BUSINESS

Korea Yakult’s crown prince Yoon has a lot to prove

By Korea Herald
  • Published : May 26, 2014 - 20:37
  • Updated : May 26, 2014 - 20:37
Yoon Ho-jung, executive director of Korea Yakult, has been flying under the radar.

Forbes Korea assumes that Yoon has 592.2 billion won ($578 million) in company stocks, which makes him the 45th-richest stockholder in the country. But his presence has been largely unnoticed both internally and externally.

Yoon has long been seen as living in the shadows of his 87-year-old father, Yoon Deok-byeong, who founded the company as a joint venture with the Japanese beverage company Yakult in 1969.

The producer of Yakult drinks ― 65-milliliter bottles of sugary water mixed with fermented lactobacillus and skimmed milk powder ― eventually became a beverage empire posting 980 billion won in sales in 2013 after adopting door-to-door distribution through “Yakult Ladies” and other marketing strategies.

The company also owns instant noodle maker Paldo; rice beverage maker Birak; Neungyule Education; medical appliance maker Curexo; and dessert cafe franchise Coco Bruni.

Rumors have been mushrooming that the 43-year-old Yoon has been vigorously seeking opportunities to impress his father, who is still an active decision maker.

However, many of the pet projects that are believed to have been launched by the junior Yoon have been less than impressive.

Medical robot manufacturer Curexo posted a 13.4 billion won loss in operating loss last year while Coco Bruni, which opened in 2010 during a dessert and coffee shop boom, marked a loss of 4.6 billion won in 2012.

“The future of Korea Yakult isn’t all rosy either because the fermented dairy market is quite stale,” a market watcher suggested.

Moreover, Yoon Ho-jung faced media and public scrutiny earlier this year when he was revealed to have bagged dividend profit of up to 3.1 billion won from Paldo while the company posted 36.6 billion won in losses. Paldo, a company wholly owned by Yoon Ho-jung, has suffered since it was separated from Korea Yakult’s ramen division following its one-time hit Kkokkomyeon in 2011.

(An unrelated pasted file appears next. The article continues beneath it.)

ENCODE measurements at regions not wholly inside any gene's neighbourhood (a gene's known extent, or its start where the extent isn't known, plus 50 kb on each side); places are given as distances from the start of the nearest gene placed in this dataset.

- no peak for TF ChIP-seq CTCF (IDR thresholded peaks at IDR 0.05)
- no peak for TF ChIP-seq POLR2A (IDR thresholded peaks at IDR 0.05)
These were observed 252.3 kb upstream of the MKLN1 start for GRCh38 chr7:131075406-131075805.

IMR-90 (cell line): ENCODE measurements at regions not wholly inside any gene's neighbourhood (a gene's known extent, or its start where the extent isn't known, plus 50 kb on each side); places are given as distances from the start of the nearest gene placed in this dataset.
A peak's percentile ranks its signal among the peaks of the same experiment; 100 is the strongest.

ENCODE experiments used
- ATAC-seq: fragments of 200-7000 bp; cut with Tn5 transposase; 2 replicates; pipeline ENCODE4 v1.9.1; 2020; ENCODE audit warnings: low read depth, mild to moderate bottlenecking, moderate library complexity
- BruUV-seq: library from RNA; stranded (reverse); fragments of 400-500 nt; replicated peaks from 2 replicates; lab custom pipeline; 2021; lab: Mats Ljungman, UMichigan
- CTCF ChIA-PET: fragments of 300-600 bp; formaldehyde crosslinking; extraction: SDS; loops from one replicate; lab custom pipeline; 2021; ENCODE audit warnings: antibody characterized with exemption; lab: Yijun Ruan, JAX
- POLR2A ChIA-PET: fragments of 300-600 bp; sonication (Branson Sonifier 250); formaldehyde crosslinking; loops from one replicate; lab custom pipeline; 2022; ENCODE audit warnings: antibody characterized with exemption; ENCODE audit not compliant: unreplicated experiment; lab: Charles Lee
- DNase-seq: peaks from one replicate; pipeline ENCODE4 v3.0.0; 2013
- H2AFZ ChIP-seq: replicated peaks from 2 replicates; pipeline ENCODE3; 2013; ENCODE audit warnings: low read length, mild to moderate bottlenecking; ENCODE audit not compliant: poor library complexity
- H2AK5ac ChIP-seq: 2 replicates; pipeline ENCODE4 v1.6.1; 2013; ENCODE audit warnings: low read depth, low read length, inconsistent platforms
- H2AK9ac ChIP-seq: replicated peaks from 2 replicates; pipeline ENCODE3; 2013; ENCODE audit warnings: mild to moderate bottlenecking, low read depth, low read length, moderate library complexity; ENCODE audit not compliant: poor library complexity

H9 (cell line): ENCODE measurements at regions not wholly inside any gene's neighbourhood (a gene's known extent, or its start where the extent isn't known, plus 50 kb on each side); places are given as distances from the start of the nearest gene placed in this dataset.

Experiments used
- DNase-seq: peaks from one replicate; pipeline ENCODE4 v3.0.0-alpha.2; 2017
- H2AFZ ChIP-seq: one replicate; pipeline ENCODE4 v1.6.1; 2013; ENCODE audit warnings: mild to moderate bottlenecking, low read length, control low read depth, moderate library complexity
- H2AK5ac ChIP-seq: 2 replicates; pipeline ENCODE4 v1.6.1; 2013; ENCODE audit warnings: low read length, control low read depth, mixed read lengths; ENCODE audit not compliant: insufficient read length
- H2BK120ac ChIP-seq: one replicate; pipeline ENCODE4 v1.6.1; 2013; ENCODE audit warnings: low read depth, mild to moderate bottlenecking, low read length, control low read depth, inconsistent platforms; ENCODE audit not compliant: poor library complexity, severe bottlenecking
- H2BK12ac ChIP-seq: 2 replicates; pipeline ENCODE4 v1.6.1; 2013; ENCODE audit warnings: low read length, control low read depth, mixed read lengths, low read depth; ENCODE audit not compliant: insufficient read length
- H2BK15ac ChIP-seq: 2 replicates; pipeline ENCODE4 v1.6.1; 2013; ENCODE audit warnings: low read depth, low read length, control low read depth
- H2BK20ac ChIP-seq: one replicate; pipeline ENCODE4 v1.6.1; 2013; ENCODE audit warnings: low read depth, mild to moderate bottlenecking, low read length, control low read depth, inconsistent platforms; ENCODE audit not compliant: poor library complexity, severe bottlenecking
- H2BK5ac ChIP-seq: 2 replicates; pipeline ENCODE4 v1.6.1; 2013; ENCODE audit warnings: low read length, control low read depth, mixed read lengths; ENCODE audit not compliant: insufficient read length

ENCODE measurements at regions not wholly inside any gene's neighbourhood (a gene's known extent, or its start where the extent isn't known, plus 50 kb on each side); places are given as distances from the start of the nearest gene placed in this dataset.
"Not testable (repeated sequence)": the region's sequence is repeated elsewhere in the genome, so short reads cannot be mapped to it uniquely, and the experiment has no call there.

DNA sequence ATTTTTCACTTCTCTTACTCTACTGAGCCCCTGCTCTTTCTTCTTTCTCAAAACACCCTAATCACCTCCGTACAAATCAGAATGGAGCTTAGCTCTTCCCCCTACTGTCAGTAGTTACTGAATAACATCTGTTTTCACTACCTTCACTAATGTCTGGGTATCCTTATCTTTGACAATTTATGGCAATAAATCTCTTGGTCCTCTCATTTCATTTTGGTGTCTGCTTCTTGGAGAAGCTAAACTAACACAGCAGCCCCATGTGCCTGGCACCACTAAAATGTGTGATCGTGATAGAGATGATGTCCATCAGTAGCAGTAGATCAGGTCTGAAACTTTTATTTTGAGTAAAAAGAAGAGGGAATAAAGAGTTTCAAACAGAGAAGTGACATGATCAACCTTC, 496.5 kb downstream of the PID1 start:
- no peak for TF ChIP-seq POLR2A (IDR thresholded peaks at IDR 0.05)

The junior Yoon is expected to tackle yet another problem once he inherits his father’s kingdom. In 2013, a group of Internet users and civic activists boycotted the company’s products because of the elder Yoon’s alleged political bias and “wrong understanding of history.”

According to the May 16 National Awards Foundation, Yoon Deok-byeong donated more than 765 million won to it from 1998 to 2012 ― more than 35 percent of its total donations during this period.

The foundation was established by a group of rightists who honor the May 16, 1961, coup initiated by former President Park Chung-hee, who went on to establish a military junta. The coup was later ruled unconstitutional by the Supreme Court. Yoon served as chief of security for the Park Chung-hee administration.

“It seems clear that Korea Yakult is undermining the history of the Republic of Korea,” the Institute for Research in Collaborationist Activities said.

Korea Yakult explained that the donation was a part of its corporate social responsibility activities, and that the younger Yoon remains unattached to all business affairs.

By Bae Ji-sook (baejisook@heraldcorp.com)


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